Wednesday, June 13, 2007

ed. Christ: "'The Earth Reeled and Trees Trembled': Civil War Arkansas"

[ “The Earth Reeled and Trees Trembled”: Civil War Arkansas, 1863-1864, ed. Mark Christ [(Old State House Museum, 2007). Softcover, maps, photos, illustrations, notes. Page Total/Main Text=168/159 ISBN 978-0-9789148-0-6 $24.95 ]

The Earth Reeled and Trees Trembled is a fascinating collection of essays based on Old State House Museum (Little Rock, AR) seminar topics originally presented in 2003 and 2004. Gathered together in a volume edited by Mark Christ, Community Outreach Director for the Arkansas Historic Preservation Program, these essays cover a broad range of subjects from politics and society to military campaigns. Readers will also find fascinating monographs on geography and medicine. Christ, the editor of several fine books to include Rugged and Sublime and All Cut to Pieces and Gone to Hell among others, is also a contributor of two articles.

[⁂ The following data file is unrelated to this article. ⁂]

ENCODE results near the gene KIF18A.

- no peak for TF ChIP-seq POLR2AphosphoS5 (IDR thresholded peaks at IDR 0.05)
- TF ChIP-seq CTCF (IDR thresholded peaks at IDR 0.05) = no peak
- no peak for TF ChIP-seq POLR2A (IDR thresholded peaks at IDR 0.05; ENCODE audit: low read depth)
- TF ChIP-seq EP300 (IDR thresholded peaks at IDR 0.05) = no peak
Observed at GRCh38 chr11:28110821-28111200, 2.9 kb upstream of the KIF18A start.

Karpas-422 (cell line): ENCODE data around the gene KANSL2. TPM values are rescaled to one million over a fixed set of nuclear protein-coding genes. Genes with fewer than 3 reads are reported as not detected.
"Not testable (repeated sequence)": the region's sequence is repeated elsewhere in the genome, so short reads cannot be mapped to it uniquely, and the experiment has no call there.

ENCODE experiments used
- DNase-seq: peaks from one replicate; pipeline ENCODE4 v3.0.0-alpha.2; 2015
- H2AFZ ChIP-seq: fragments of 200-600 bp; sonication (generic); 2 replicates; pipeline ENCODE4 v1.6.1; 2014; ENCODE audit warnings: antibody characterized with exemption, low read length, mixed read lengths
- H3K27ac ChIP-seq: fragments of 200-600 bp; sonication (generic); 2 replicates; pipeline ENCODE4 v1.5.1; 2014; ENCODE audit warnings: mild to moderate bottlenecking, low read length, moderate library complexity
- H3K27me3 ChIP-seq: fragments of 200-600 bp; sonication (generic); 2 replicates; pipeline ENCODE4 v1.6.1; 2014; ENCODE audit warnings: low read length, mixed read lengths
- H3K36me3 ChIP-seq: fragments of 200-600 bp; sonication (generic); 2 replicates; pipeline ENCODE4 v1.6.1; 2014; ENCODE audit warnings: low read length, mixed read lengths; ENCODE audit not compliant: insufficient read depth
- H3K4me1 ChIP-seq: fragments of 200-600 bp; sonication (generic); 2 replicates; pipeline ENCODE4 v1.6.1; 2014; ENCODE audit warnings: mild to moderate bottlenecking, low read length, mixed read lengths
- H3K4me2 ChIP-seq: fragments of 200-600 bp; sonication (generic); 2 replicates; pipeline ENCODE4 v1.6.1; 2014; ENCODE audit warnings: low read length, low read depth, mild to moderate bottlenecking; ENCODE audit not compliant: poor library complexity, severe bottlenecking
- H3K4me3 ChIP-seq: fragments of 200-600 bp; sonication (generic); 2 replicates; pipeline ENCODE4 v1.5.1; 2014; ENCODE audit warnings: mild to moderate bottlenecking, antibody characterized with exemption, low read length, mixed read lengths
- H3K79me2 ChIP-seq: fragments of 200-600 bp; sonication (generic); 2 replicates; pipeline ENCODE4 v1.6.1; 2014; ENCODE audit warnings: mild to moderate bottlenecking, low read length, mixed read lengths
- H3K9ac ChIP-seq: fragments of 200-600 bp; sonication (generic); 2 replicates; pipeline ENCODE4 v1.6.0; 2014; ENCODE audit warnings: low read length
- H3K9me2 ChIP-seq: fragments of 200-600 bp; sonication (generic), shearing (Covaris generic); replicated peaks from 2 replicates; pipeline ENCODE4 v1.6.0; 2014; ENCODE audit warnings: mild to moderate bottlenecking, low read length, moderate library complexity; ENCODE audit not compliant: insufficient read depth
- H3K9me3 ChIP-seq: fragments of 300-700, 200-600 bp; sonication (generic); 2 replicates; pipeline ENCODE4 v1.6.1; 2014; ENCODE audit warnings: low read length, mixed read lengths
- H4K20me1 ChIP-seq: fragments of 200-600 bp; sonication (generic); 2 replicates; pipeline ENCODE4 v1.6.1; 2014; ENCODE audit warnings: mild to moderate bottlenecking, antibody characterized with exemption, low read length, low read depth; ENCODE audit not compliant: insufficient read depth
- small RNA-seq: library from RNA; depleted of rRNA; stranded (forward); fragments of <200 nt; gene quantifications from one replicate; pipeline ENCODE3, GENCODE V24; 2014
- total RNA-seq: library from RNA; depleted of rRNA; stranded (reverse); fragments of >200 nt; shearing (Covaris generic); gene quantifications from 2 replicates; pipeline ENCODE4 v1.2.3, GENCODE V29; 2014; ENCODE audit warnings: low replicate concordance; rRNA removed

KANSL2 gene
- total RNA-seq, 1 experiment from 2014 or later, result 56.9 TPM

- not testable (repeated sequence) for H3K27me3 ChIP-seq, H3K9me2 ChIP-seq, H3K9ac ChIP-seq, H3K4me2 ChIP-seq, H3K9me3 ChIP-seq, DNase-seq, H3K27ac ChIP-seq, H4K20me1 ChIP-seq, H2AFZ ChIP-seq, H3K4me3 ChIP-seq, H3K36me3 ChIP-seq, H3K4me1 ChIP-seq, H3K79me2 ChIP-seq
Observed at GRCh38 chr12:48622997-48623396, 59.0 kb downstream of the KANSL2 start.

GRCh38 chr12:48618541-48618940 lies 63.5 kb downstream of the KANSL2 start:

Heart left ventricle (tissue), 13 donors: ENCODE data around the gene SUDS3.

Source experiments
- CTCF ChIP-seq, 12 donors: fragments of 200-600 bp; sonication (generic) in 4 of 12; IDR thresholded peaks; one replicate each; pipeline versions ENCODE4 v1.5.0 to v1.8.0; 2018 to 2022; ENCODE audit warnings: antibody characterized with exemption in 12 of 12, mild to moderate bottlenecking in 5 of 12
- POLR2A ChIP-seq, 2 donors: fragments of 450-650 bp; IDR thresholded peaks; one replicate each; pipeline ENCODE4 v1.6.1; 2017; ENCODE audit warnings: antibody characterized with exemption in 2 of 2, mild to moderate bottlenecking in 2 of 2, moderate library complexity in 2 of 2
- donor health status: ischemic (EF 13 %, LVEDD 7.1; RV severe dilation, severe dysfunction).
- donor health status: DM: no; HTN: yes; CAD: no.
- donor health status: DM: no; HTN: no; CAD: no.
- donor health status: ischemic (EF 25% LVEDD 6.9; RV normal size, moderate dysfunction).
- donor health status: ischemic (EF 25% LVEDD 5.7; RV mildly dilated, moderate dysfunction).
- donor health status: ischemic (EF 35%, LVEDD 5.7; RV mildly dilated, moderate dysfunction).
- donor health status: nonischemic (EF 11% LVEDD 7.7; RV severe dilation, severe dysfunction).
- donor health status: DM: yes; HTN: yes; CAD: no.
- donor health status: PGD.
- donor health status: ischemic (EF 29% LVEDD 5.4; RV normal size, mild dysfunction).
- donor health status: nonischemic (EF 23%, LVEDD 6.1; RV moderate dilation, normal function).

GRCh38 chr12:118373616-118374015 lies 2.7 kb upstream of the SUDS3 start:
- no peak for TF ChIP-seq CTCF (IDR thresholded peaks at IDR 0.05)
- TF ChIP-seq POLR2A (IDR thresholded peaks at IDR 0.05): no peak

I'll begin with a brief description of the book's overall presentation and then comment on each essay separately below. The collection is bound in a sturdy paperback that's also very attractive. Numerous maps, photographs, and illustrations enhance the text, which is arranged in double column format for easy reading. Each essay is also thoroughly annotated, some with quite extensive commentary. In terms of consistent quality and freshness of approach among the chapters, this is one of the best Civil War essay collections I have come across.

Michael Dougan-- Say "Au Revoir" but not "Good-Bye”: The Enduring Confederate Government of Arkansas